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Archive for the ‘Autobiographical’ Category

Much has been happening this year to give me cause to reflect, whether I wanted to or not, on the meaning of life.

‘Judging by your blog posts, you do this anyway,’ I can almost hear you comment.

Yes, that’s true but only up to point, it seems.

I accept that I have explored at possibly excruciating length the importance of reflection, and kept coming back relentlessly to the issues of the afterlife, and the nature of the mind/brain relationship. I have banged on endlessly about the impact of my sister’s death before I was born and how grappling with my parents’ grief shaped my childhood.

The same kind of preoccupations persist, of course.

Time-Torn

Recently, when I was in Birmingham, I bought a book that I already owned. This is only the second time I’ve done so. It was the greeny-blue paperback edition of Claire Tomalin’s Thomas Hardy: the Time-torn Man. I knew I owned one book about his life but it didn’t look like this one, so I bought it, partly motivated by the BBC’s recent screening of a new version of Far from the Madding Crowd.

It took me a while to find the one I’d got. I combed my re-arranged shelves (we’ve been de-cluttering again), and was almost on the point of putting my name on the flyleaf of my new acquisition, when I spotted a cream coloured hard-back.

‘Found it!’ my mind shrieked.

I managed to get my money back from Waterstones and, afterwards, decided to check whether I’d read the book. My de-cluttering and reorganisation process is based partly on examining books to see when I bought them and if I’ve even looked at them. I’m operating a 10 year rule. If I’ve had it 10 years and not read it, I should consider taking it to the Oxfam shop.

This book surprised me. I’d bought it in 2006, but there was no evidence I’d ever read it, though I thought I had.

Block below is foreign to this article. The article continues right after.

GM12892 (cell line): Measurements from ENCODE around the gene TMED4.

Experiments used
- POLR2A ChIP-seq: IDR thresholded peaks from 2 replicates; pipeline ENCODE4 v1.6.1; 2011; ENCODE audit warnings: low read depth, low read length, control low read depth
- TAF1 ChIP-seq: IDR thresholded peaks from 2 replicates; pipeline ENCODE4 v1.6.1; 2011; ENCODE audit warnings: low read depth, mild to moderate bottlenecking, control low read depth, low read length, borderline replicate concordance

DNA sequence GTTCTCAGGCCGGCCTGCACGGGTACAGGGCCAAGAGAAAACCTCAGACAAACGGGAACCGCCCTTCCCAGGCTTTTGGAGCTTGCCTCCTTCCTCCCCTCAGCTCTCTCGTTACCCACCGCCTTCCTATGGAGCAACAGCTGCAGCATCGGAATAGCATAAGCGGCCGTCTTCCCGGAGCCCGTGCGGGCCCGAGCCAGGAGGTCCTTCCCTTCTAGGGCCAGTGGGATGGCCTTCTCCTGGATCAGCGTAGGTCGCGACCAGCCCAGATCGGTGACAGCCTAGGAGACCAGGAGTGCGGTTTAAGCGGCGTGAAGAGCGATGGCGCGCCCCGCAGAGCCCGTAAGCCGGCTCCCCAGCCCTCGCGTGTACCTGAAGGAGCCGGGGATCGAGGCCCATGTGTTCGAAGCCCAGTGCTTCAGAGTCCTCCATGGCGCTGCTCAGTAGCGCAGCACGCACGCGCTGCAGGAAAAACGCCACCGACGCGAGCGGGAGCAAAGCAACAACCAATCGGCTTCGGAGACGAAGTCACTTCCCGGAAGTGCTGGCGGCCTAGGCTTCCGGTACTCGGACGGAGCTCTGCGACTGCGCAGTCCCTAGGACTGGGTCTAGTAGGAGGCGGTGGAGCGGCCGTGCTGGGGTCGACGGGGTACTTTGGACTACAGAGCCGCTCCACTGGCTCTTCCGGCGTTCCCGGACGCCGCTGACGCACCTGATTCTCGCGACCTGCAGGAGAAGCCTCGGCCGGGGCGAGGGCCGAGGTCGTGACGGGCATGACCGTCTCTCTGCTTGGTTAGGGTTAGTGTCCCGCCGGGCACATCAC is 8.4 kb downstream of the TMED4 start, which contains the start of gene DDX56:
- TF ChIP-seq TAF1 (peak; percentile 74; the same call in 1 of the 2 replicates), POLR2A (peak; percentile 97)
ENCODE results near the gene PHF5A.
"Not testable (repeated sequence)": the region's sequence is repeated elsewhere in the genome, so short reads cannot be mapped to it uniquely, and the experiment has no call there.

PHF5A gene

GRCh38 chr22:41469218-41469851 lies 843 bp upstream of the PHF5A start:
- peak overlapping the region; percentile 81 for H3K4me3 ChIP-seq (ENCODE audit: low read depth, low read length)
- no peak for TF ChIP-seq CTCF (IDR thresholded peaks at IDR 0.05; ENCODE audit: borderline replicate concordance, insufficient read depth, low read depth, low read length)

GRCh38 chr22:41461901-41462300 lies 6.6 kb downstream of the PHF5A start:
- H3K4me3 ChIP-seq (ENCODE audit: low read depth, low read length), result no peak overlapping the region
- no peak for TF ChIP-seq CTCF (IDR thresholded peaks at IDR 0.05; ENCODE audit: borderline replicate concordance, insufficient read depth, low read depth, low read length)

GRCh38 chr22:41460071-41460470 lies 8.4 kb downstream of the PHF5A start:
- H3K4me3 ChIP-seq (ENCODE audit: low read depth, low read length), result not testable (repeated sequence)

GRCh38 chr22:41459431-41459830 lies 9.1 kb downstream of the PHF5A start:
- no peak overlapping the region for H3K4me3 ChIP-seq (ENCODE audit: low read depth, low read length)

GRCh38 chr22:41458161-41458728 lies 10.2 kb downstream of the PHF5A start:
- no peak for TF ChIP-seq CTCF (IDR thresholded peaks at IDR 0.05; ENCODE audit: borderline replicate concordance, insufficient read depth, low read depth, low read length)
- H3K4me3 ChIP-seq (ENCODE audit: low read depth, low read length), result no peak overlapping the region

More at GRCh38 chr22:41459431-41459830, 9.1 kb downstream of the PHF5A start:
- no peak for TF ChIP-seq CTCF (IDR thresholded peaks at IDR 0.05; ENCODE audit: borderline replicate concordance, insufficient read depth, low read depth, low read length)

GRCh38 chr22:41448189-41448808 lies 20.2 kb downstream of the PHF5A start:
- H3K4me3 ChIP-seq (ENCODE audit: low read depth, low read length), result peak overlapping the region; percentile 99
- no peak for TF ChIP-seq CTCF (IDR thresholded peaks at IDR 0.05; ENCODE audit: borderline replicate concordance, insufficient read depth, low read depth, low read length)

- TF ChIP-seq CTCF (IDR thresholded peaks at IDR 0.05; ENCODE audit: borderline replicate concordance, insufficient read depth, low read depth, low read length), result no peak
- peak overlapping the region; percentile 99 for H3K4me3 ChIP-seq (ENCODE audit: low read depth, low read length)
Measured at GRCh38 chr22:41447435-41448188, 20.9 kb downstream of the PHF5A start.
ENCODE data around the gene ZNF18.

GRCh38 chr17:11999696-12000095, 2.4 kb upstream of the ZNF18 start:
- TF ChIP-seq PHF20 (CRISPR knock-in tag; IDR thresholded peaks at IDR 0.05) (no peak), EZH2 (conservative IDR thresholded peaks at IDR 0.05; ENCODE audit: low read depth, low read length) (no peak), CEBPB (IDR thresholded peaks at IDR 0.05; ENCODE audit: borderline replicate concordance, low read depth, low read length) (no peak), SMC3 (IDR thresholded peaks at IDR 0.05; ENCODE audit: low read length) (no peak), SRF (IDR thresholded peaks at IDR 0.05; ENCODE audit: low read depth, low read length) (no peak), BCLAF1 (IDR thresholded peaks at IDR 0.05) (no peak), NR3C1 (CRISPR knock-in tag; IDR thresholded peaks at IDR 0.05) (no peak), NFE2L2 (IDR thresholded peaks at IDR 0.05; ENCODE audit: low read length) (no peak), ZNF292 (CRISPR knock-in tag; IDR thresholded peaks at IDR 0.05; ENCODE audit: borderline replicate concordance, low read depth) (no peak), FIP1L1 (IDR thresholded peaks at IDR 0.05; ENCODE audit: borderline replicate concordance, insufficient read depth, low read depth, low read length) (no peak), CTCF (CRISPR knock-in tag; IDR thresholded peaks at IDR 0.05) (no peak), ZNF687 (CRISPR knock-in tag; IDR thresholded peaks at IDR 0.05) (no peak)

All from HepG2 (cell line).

Next test: ‘Read the opening pages.’

I did.

There was no way this was going to charity.

Memories came flooding back, even more than had been triggered by the film, which linked only with the other novels. The biography brought back the poems, because they were the focus of the prologue, including a particularly haunting one, written after the death of his wife, from whom he had become increasingly estranged over the years, though they continued to live in the same house:

Woman much missed, how you call to me, call to me,
Saying that now you are not as you were
When you had changed from the one who was all to me,
But as at first, when our day was fair.

Can it be you that I hear? Let me view you, then,
Standing as when I drew near to the town
Where you would wait for me: yes, as I knew you then,
Even to the original air-blue gown!

Or is it only the breeze, in its listlessness
Travelling across the wet mead to me here,
You being ever dissolved to wan wistlessness,
Heard no more again far or near?

Thus I; faltering forward,
Leaves around me falling,
Wind oozing thin through the thorn from norward,
And the woman calling.

Tomalin doesn’t quote the whole poem, only the first and last verses, but my mind (or was it my heart?) filled in much of the rest.

I am now almost at the end of her engaging account of his life. The debt I owe to Hardy, who helped me place my family’s grief and suffering in a wider context as I grew up through adolescence to something closer to maturity, is very great indeed. It’s good to be reminded of that, even though I had much further to go than he could take me.

But even describing this, and mentioning the next book on my list, Night Falls Fast by Kay Redfield Jamison (another one rediscovered unread) which deals with suicide, doesn’t quite convey where I find I’m up to now.

Recent Experiences

To do that I need to touch briefly on some events of the last few months.

First, there was the series of colds that left me with a cough I couldn’t shake off, and a deep sense of fatigue. This overlapped with a health MOT that flagged up a highly elevated blood pressure, which I thought might have been triggered by the series of  infections.